Succession planning ought to be a natural progression of training and grooming for the next generation of leaders in an organization. Often the process is flawed either out of neglect, or missteps.
This article outlines some of the issues with succession planning for key leadership positions and offers some ideas to make the process more robust.
The need for good succession planning increases at the higher levels in any organization. Individual contributors do need training before assuming a new job, but they can be replaced rather easily.
With higher level managers, the skills are more critical and selection as well as preparation is much more demanding.
Top leaders should be well groomed on all the policies and nuances of running the organization before taking over.
There should be a specific succession planning process for all key jobs in any organization, which includes who is ready to step in immediately and who is being groomed for future roles.
The obvious reason is that we never know when someone is going to leave for one reason or another. The transition may take place over a period of years or abruptly in a few hours depending on circumstances.
I remember one extremely short transition where my organization was doubled in size. The previous manager and I had only a few minutes for him to cross train me, and then he was gone.
He showed me where the personnel files were kept, wished me luck, gave me the keys to the office, and left. One thing I appreciated was the ability to start fresh without being colored by his paradigms and biases, and yet there were a lot of gaps in my knowledge of the operation.
I did survive the transition, but it would have been easier if there had been more time to understand his job.
The activities of succession planning are much broader than most people realize. They encompass everything from general cross training for bench strength to identifying high potential people for future roles, to mentoring, and even job rotation.
In fact, if you think about it, at the higher levels of leadership, the majority of daily activities could be slotted in some part of the succession process.
Good succession planning takes a lot of time and energy. It is something that should be going on at a conscious level nearly every day, yet it is often a hidden process that the rank and file do not understand.
They only see the result. When Jack leaves, Ann is discovered to be fully capable of replacing him. The process sometimes takes on a highly political feel, since only certain people are involved in many of the discussions.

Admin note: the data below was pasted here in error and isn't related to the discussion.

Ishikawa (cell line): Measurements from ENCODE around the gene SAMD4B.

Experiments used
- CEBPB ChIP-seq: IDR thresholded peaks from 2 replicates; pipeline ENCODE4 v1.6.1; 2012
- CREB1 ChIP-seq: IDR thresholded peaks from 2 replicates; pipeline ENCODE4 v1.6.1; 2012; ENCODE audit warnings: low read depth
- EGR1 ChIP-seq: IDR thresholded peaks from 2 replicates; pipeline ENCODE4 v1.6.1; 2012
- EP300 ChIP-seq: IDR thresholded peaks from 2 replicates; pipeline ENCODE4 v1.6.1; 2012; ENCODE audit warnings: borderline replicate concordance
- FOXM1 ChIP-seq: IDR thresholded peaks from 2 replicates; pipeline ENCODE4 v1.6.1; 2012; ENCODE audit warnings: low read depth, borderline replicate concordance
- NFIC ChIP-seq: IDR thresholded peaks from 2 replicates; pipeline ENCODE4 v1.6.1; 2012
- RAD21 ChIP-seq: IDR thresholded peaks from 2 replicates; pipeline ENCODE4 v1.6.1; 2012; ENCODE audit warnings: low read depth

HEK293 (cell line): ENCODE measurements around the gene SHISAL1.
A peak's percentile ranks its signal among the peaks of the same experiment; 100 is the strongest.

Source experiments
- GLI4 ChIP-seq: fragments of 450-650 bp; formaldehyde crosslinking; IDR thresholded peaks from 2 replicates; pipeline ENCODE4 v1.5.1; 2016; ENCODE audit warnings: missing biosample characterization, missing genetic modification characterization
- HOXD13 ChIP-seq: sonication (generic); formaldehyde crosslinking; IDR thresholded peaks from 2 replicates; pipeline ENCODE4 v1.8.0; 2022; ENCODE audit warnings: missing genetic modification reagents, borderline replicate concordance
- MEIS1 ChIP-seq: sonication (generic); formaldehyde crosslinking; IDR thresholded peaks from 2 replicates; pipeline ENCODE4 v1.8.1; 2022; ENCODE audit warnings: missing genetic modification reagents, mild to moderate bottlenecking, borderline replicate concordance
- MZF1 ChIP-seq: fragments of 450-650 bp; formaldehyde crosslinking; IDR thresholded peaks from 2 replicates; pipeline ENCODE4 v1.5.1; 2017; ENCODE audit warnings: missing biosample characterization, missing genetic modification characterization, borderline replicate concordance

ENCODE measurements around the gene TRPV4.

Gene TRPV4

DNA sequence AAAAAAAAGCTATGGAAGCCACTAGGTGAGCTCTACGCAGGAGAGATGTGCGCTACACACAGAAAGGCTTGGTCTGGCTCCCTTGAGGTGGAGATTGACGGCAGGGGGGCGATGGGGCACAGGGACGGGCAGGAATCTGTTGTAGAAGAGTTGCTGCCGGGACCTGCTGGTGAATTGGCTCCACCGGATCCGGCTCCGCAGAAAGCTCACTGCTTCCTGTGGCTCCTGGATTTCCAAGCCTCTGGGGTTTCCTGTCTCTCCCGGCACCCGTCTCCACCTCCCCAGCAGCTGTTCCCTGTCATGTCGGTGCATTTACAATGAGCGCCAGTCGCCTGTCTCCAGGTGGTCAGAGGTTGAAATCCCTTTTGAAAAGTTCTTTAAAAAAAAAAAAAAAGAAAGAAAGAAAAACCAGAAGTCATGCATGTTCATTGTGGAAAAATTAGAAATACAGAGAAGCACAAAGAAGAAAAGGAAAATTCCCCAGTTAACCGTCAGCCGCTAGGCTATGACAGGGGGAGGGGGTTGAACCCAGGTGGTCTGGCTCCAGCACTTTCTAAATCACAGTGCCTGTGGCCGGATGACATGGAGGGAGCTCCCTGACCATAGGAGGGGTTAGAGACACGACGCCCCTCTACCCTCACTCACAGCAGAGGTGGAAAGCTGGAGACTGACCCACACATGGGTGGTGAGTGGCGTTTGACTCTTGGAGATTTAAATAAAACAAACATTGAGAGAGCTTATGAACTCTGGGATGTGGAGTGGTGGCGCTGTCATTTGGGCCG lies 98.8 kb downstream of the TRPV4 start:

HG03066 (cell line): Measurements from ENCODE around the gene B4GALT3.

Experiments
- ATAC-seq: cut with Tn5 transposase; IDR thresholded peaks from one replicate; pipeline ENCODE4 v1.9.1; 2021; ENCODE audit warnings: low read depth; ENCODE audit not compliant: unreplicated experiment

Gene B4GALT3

This lack of full information can cause people to become anxious because they do not know what is going to happen. The best approach is to be as transparent as possible.
It is too bad that succession planning takes a back burner in some organizations. This is true for several reasons:
• Most leaders are overburdened and have little time to think about long term development. This is a huge mistake. Leaders must make the time.
• There is a fear of setting up an implied competition and tension between contenders.
• People may interpret succession discussions as meaning the incumbent is trying to leave early. This incorrect signal could imply a lack of commitment.
• External replacement versus internal can be demoralizing for understudies.
• Succession is a highly emotional topic. People get nervous because the change involves their job and future.
William Rothwell of Penn State University is one of the recognized experts in Succession Planning. He suggested there are at least 10 key steps that need to be included in any succession planning process: (Rothwell, W.J. 2001, Effective Succession Planning 2nd edition. New York: AMACOM.)
1. Clarify expectations for Succession.
2. Establish competency models.
3. Conduct individual assessments.
4. Create performance management system.
5. Assess individual potential.
6. Create development process.
7. Institute Individual development plans.
8. Establish a talent inventory.
9. Establish accountability for making the system work.
10. Evaluate the results.
Rothwell also shared a list of 6 of the biggest mistakes in succession planning:
1. Assuming success at one level will guarantee success at a higher level
2. Assuming bosses are the best judge of who should be promoted
3. Assuming that promotions are entitlements
4. Trying to do too much too fast
5. Giving no thought to what to call it
6. Assuming that everyone wants a promotion
The best approach is to have a formal succession process for all professional jobs in an organization and let people know what it is.
It should be part of the routine work on a daily basis instead of something managers think about only when someone is getting ready to retire or gives the customary two-week notice.
I believe succession is a fundamental leadership process, because the highest calling for any leader is to grow the next generation of leaders.
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